Your Guide to Finding and Taking a Boat License Test

In many states boaters are required to complete a boating safety course in order to operate a motorized vessel. At the end of the course you take and pass an exam, get a certificate (a/k/a “license”), and have proof that you’re qualified to operate a boat. Often called a boat license test or a boat license exam, it’s worth taking even if you’re not required to do so, because it brings you up-to-date on boating safety, navigation, etiquette, local laws, and related issues.

The boat license test has nothing to do with registering your boat, which is a separate obligation; however, some states require that you show proof of having completed the course in order to register your boat. If the course was approved by the National Association of State Boating Law Administrators (NASBLA) and recognized by the U. S. Coast Guard, it’s good for life and qualifies you to operate a motorized boat elsewhere, even if you move to another state.

How to Learn About a Boat License Test

  • First, find out what’s required to operate a motorboat in the state where you live. Some states only require youthful operators to take the course.
  • Second, see what your state accepts as a valid course. Generally, this is a course approved by the National Association of State Boating Law Administrators (NASBLA) and recognized by the U. S. Coast Guard.
  • Third, see if the state offers it’s own course, and/or requires that you take it.
  • If the option exists, you can look for approved courses that can be taken online (usually for a fee), or are administered locally. Your state agency will have information about acceptable online courses.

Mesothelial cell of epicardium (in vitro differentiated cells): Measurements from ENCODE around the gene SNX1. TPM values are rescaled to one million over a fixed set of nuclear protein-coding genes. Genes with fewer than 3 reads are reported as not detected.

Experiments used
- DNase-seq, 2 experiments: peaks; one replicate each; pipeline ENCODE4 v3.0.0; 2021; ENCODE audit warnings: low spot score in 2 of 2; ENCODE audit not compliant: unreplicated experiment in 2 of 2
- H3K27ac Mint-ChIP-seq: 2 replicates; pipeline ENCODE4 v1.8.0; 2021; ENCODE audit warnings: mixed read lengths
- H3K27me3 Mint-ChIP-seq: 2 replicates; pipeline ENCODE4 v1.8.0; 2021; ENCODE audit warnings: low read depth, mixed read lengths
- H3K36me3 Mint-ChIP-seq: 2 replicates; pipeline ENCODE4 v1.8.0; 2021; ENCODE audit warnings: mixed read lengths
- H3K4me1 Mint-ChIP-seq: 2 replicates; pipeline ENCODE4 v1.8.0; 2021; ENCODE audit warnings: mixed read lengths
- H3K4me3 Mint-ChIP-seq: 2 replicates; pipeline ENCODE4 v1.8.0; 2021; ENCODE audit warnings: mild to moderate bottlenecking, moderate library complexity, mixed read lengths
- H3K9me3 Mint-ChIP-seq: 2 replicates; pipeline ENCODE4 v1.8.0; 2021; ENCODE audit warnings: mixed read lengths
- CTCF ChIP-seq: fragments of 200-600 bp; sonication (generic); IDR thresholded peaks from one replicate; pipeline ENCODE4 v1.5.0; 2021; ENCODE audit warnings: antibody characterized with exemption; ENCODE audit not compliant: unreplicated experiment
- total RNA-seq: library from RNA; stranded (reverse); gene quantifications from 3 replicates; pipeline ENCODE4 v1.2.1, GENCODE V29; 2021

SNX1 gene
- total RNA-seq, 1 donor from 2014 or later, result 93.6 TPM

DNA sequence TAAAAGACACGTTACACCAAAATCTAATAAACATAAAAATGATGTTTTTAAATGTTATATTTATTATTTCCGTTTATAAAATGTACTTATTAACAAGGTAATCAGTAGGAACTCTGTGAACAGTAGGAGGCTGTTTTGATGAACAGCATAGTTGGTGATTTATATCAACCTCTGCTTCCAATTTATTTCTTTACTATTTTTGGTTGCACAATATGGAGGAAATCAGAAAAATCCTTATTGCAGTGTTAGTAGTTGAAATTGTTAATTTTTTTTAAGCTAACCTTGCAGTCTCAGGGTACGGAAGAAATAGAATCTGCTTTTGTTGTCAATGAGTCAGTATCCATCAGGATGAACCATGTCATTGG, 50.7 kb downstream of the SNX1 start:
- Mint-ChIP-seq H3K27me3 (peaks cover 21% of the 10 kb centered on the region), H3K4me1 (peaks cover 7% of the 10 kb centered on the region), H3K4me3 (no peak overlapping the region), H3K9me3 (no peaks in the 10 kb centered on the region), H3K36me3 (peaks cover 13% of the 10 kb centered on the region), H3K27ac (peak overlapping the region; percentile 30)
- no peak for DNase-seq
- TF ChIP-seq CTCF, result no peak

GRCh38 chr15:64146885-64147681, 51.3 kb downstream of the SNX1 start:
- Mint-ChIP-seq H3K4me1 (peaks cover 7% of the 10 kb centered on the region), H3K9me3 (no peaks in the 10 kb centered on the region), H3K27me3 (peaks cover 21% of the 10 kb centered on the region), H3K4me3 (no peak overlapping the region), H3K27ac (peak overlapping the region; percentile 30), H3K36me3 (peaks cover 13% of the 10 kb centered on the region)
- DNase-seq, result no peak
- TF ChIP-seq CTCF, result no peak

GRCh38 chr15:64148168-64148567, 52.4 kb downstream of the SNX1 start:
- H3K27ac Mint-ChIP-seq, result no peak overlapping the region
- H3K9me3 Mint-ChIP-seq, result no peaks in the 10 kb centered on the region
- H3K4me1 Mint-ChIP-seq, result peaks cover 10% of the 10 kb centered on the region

• State-approved courses taken in person are offered several times a year in many places by local U. S. Coast Guard Auxiliary chapters, as well as by some large outdoor-supply retailers. There may be a fee for these.

Online or In-Person?

Taking an online boat license test is popular for those with a busy schedule and who have a good, reliable Internet connection (because it takes hours to complete the boat safety course before the exam). It can be done at your convenience on your timetable, which is especially useful if you’re in a hurry and can’t wait to go to a locally given course, some of which require attendance on multiple days or evenings.

Attending a locally-given course has some benefits, however. The course administrator will tailor some of the content to local navigational issues and peculiarities, which you would not learn about via an online course. And there’s a good chance you’ll learn something of value from fellow participants. Try to find one that can be completed in one sitting, rather than over multiple days.

Finally, if you’re going fishing while boating, make sure you have a fishing license, so that when you have the certificate, you’re all set.


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Ken Schultz

Ken Schultz

Ken Schultz was a longtime staff writer for Field & Stream magazine and is the former Fishing Editor of ESPNoutdoors.com. He’s written and photographed nineteen books on sportfishing topics, plus an annual fishing tips calendar., and his writing has appeared on various websites for nearly two decades. His author website is kenschultz.com.